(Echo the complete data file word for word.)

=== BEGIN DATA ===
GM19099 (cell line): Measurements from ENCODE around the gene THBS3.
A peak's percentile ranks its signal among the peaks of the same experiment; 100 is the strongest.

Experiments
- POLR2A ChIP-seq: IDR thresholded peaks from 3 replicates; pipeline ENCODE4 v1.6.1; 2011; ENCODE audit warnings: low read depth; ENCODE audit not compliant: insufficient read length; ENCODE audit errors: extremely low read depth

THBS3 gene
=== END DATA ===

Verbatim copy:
GM19099 (cell line): Measurements from ENCODE around the gene THBS3.
A peak's percentile ranks its signal among the peaks of the same experiment; 100 is the strongest.

Experiments
- POLR2A ChIP-seq: IDR thresholded peaks from 3 replicates; pipeline ENCODE4 v1.6.1; 2011; ENCODE audit warnings: low read depth; ENCODE audit not compliant: insufficient read length; ENCODE audit errors: extremely low read depth

THBS3 gene